• Santa Esperanza (2006): this book, written by Aka Morchiladze, contains lots of small books which together form one. However, all of them are finished on their own, and can be combined in any possible way. Therefore, you can also choose to read it in any particular order you wish.
  • Cloud Atlas (2012): “An exploration of how the actions of individual lives impact one another in the past, present and future, as one soul is shaped from a killer into a hero, and an act of kindness ripples across centuries to inspire a revolution”, that’s how IMDB describes this drama featuring Tom Hanks, Halle Berry and Hugh Grant. Non-linear storytelling at its best!

 

  • Tenet (2020): One of the many successful Christopher Nolan works, this movie masterfully plays with the concept of time. It features, for instance, bullets with “inverted” entropy – they move backward through time.

 

An art form

We’re well aware that the above examples are novels. However, as mentioned before, we believe that it’s actually not novels that benefit the most from non-linear storytelling. It’s pieces of content more towards the knowledge spectrum that are the epitome of the technique! Textbooks, for instance, or wider topics that you want to put together – such as our map on 5G technology, for instance. Such information pieces don’t necessarily have to follow a timeline, unlike novels that somehow always need more structuring. Think of the classic drama literature formatting, for instance: either a comedy with a happy ending, or a tragedy with a sad ending.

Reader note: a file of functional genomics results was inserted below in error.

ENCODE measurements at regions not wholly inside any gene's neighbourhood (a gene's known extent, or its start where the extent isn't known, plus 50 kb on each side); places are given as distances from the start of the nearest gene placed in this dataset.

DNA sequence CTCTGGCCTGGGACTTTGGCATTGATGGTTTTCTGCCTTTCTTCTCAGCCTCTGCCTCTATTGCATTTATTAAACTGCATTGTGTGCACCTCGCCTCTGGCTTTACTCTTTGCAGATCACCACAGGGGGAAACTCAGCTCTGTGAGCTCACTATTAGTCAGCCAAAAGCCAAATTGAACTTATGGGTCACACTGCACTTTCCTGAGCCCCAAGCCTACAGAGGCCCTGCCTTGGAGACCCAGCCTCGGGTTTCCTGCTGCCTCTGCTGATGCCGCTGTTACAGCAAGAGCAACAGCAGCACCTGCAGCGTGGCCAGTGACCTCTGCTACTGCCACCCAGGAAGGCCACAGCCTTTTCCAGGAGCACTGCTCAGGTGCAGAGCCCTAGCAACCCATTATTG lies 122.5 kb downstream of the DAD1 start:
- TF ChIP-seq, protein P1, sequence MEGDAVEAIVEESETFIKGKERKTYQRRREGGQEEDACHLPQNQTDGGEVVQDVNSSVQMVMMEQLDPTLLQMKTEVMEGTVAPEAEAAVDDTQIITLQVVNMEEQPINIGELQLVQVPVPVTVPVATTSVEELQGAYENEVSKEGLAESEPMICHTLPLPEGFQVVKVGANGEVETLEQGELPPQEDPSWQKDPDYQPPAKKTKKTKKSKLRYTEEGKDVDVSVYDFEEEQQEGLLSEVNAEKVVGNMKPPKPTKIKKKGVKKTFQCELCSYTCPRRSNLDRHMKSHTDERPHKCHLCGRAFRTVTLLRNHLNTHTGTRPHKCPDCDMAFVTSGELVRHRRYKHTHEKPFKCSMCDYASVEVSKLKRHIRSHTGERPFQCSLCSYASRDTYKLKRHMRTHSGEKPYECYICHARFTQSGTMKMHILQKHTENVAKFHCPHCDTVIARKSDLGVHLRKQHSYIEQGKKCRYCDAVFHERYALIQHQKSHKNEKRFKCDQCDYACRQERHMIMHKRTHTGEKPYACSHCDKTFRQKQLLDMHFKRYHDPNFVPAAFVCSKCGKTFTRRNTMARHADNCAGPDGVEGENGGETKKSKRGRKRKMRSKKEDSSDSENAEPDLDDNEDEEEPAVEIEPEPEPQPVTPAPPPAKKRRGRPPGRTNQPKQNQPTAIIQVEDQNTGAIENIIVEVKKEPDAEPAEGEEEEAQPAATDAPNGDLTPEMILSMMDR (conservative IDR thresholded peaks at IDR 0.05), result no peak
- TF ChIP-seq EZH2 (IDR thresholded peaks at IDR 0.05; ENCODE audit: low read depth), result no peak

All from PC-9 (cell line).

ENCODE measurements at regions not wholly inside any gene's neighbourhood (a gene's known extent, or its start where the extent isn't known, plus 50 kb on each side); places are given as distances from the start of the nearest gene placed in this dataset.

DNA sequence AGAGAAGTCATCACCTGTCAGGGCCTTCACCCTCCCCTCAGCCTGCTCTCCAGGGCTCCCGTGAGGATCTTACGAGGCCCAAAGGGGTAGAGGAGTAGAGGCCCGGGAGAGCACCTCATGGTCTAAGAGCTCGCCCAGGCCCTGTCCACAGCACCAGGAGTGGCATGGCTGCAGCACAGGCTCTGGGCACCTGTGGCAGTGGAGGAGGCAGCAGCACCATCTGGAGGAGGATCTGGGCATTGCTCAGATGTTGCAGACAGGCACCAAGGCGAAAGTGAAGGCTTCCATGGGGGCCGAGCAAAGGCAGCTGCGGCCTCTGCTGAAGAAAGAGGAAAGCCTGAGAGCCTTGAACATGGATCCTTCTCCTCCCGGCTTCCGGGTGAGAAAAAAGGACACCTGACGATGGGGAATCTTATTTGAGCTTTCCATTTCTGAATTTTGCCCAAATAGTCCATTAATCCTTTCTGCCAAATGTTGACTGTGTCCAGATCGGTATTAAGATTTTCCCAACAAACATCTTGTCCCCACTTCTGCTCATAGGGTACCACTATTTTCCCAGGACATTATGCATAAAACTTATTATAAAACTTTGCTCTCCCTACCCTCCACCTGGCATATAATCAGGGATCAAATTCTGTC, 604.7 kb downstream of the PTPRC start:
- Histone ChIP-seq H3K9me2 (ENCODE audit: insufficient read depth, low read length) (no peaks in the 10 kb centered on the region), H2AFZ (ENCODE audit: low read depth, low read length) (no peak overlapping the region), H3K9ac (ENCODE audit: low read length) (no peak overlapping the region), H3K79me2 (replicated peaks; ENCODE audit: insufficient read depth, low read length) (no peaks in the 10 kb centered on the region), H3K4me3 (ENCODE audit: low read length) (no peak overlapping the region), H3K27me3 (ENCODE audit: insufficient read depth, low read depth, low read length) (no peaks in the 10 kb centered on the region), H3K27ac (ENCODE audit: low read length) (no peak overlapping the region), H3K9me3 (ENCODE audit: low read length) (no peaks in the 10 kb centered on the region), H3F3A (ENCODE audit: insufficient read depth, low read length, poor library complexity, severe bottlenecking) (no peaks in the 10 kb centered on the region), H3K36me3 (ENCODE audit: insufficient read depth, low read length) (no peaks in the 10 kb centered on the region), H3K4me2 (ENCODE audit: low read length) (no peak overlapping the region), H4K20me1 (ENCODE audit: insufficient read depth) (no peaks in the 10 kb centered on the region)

Non-linear storytelling, whether in the completely free form such as kontext maps or not, is a true art form. Why? They mimic the way the human mind works. Humans do not think in a ‘straight’ way, going from A to B without any sideways. If we were to draw out our thinking process, it would hardly ever be a straight line. 

There’s some other reasons why we love non-linear storytelling. On top of the list: the intrigue it can create. While line-by-line texts can be dull and distraction-prone, non-linear stories are like a fascinating puzzle at all times. It requires much more engagement of the audience to put everything together and create their own logic to the story. Although novels might again pop into your mind here, that is also majorly important for content focused on knowledge, if you think about it. With any content, in fact, you would want your reader to keep their ‘head in the game’. 

Non-linearity also is very beneficial in knowledge texts in another way that’s harder to achieve for novels. There are tons of possibilities in the online world to experiment with non-linearity in texts. Think of all the different formats you can put it into, and including the multimedia approach with video, audio, graphics and even interactions on social media!

 

Best of both worlds
Whether you use non-linear storytelling is, of course, all up to you. However, we definitely recommend it – in fact, we can’t think of any topic in which at least a spark of nonlinearity would not be of benefit, be it through jumps in time or by adding for instance a multimedia aspect or an entirely different perspective on the topic. Many times, it’s the best of both worlds that helps you create the best final product.